I have to say, I wish everyone would stop billing The Magicians as “Harry Potter for adults,” “Harry Potter goes to college” “Harry Potter with sexually active alcoholic coeds,” etc etc. I know that the book very consciously plays with the tropes of classic children’s fantasy lit, but ultimately I think that calling it this gives readers an expectation that is wildly different from what they get. For me, the effect of this contrast was that I was completely blown away. For some of my pals, all of whom are die-hard Harry fans (which I am too), I think the grittiness and occasional hopelessness turned them off– and I don’t think this would have happened if they weren’t expecting Hogwarts University. Then again, I imagine this approach has won you dozens if not hundreds of readers, so I guess I can’t argue with that!

  10. Kemper says:

    I’ve told peopl that The Magicians is the Behind the Music version of Harry Potter….

  11. Leverus says:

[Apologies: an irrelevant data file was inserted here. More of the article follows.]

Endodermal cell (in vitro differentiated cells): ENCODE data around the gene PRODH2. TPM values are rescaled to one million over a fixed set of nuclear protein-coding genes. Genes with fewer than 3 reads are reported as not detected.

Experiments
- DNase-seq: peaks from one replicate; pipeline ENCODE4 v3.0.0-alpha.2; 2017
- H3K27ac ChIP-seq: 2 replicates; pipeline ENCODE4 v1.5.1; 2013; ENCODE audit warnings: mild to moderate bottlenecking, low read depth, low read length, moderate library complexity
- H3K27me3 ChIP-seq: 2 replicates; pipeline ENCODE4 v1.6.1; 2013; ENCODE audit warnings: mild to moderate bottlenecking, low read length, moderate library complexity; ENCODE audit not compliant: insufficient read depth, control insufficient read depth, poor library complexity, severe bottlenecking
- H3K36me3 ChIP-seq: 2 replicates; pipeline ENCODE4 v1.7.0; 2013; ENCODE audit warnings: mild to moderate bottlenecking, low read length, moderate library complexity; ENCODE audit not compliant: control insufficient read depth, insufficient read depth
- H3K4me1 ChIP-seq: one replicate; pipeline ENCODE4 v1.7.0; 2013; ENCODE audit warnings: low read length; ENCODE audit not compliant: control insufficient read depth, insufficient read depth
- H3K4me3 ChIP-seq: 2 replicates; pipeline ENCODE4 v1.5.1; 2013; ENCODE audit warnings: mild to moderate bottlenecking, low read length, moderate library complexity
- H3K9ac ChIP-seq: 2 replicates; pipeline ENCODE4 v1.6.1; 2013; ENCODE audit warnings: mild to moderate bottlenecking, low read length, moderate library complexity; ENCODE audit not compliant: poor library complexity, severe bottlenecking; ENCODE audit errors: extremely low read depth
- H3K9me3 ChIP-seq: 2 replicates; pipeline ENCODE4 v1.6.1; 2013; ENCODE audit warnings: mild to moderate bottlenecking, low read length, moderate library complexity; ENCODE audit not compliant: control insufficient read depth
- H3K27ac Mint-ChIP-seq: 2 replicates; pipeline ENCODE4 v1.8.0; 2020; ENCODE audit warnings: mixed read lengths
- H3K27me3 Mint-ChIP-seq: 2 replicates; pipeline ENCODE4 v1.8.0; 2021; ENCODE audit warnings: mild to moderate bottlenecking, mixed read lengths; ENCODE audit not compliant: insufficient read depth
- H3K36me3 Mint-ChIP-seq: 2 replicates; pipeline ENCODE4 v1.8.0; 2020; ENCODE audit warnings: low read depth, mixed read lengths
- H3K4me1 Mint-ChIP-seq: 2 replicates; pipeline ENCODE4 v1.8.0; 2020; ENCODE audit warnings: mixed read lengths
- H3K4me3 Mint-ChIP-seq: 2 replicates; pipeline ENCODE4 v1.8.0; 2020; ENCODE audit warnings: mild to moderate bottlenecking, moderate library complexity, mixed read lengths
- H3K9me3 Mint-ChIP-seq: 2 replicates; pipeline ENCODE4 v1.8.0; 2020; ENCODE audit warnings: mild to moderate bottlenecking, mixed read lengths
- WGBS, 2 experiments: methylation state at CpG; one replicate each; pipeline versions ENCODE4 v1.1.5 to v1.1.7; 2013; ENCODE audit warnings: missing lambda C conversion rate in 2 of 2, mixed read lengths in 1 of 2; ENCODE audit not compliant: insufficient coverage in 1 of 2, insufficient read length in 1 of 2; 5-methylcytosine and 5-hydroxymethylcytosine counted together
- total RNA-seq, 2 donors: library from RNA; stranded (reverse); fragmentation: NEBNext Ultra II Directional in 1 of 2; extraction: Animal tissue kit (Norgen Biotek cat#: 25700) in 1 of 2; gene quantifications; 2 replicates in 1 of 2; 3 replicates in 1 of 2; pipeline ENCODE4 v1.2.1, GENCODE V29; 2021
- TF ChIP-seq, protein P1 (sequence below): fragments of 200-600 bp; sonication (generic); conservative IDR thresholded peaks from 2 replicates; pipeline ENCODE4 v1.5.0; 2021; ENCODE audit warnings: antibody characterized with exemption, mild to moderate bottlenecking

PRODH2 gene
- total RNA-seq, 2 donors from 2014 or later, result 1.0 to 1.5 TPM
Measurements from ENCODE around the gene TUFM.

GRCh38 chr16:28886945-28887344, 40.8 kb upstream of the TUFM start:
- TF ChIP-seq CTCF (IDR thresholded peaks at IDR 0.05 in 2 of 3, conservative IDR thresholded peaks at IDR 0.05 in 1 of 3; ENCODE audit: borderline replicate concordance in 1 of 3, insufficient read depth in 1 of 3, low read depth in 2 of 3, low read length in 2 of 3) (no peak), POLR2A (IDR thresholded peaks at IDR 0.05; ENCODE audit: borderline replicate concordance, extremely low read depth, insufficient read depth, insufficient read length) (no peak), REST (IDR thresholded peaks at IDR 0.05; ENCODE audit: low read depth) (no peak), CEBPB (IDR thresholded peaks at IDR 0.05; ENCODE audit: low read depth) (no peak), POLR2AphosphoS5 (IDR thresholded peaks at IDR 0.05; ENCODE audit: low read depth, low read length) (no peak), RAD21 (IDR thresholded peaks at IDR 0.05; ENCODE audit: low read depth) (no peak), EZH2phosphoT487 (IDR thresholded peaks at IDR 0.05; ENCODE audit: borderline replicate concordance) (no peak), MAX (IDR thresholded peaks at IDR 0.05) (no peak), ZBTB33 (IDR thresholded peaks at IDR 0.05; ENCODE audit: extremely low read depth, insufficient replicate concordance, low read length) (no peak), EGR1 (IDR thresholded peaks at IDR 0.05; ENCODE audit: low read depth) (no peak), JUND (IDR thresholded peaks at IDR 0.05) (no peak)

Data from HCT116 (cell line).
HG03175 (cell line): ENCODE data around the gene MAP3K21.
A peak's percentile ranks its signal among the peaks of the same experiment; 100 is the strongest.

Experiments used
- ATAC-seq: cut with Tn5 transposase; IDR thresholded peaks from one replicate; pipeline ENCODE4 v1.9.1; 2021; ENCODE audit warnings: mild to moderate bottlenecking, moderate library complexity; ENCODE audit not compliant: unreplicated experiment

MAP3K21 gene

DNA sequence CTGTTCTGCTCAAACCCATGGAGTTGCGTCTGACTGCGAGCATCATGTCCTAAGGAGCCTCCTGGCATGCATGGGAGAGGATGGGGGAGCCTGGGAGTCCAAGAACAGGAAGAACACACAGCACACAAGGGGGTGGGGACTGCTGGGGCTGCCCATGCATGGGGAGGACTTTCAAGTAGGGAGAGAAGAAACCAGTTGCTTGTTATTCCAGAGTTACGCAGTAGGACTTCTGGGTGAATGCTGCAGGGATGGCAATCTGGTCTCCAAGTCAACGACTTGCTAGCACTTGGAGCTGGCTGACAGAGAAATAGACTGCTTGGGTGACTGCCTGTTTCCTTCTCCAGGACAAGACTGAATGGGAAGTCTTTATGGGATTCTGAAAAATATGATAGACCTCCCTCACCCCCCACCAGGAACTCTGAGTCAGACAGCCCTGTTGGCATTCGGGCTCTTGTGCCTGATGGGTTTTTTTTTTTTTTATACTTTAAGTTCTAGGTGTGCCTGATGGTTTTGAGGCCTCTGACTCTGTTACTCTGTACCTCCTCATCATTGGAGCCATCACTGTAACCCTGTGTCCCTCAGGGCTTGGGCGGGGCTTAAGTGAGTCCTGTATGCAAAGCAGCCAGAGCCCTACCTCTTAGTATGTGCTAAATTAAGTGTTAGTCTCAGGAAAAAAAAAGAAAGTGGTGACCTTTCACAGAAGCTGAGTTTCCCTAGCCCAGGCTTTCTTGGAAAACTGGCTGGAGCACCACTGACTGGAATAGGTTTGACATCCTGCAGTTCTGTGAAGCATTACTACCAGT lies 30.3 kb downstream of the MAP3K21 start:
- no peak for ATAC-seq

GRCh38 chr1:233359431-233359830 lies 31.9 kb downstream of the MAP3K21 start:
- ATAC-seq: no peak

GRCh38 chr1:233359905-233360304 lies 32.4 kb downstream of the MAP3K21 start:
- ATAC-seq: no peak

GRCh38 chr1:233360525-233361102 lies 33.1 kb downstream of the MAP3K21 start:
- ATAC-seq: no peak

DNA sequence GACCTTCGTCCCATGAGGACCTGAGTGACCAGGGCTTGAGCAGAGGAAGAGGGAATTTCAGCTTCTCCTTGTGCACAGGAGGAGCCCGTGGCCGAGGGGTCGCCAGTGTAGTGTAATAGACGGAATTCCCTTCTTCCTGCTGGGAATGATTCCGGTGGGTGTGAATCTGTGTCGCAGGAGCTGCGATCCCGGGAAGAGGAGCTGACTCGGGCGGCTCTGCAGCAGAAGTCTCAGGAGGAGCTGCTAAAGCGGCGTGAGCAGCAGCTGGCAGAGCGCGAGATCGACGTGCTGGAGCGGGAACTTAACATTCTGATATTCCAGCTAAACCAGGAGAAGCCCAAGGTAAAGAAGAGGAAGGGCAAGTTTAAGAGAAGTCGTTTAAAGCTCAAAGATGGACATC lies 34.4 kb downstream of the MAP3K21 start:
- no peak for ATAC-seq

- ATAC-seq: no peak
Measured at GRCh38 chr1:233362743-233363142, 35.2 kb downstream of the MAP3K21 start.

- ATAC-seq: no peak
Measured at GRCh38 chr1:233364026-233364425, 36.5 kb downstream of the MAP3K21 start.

Or a reality show: REAL WIZARDS OF UPSTATE NEW YORK

  12. dennitzio says:

    If you’re heading to Saturn… Read John Varley’s Titan trilogy, especially the first book with the illustrations by Freff. Hot nekkid hairless women! Giant living space stations!

  13. Sylvia says:

    I’ve been buying The Magicians for every one of my friends’ birthdays this year, and with every copy, I give them a note that says “Please don’t read any reviews of this before you read, or if you have, please forget them.” The only people I know who didn’t like it went in expecting “Harry Potter as a grown-up” so I’m trying to keep people away from that perception. It’s such an inaccurate, gross over-simplification that it can ruin people’s experience of the book. I read it knowing nothing about it; picked it up at the bookstore after being attracted by the cover and then skimmed the first page, and I think that really furthered my enjoyment of it.